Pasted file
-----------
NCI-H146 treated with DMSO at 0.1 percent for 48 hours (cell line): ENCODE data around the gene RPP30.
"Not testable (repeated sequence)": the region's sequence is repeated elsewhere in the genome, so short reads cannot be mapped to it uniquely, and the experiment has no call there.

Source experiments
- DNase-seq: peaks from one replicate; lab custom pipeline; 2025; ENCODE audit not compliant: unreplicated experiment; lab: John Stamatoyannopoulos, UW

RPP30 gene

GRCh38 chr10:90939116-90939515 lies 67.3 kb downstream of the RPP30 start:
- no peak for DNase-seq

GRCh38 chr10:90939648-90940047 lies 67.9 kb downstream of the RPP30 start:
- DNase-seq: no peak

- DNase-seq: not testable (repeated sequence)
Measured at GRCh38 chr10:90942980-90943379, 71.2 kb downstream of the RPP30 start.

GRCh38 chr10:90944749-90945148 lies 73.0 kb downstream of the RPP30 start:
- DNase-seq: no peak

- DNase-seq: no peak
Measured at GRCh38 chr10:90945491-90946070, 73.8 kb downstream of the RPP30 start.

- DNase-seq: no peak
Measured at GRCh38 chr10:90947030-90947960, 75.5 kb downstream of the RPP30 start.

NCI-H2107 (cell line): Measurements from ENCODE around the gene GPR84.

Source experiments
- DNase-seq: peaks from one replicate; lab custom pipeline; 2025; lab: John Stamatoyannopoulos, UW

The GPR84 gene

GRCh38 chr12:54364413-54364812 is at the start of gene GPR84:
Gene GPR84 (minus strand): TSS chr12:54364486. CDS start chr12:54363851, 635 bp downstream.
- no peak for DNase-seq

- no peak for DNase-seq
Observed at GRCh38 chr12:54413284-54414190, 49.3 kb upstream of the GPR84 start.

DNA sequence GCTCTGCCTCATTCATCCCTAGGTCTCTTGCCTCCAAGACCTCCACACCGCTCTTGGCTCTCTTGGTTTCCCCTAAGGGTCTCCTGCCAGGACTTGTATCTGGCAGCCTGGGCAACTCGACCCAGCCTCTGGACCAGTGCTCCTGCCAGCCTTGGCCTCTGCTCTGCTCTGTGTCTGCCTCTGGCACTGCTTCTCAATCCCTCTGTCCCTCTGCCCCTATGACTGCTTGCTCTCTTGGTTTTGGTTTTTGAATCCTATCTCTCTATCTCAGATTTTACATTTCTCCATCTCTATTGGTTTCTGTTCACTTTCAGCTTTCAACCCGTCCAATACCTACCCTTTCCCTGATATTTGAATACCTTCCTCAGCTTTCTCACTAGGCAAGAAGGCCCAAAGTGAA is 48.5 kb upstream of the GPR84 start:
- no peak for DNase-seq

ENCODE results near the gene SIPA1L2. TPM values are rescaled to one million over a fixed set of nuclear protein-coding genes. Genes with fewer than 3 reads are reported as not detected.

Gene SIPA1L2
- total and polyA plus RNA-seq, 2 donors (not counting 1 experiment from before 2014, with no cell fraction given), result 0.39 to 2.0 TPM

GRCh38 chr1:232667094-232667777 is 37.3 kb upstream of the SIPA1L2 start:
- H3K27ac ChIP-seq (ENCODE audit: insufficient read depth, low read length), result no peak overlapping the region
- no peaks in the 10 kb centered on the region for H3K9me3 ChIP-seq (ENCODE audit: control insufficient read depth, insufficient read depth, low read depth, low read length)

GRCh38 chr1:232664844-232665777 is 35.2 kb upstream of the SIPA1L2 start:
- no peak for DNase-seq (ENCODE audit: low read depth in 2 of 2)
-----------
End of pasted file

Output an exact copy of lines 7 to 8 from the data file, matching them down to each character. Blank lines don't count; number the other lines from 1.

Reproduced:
- no peak for DNase-seq

GRCh38 chr10:90939648-90940047 lies 67.9 kb downstream of the RPP30 start: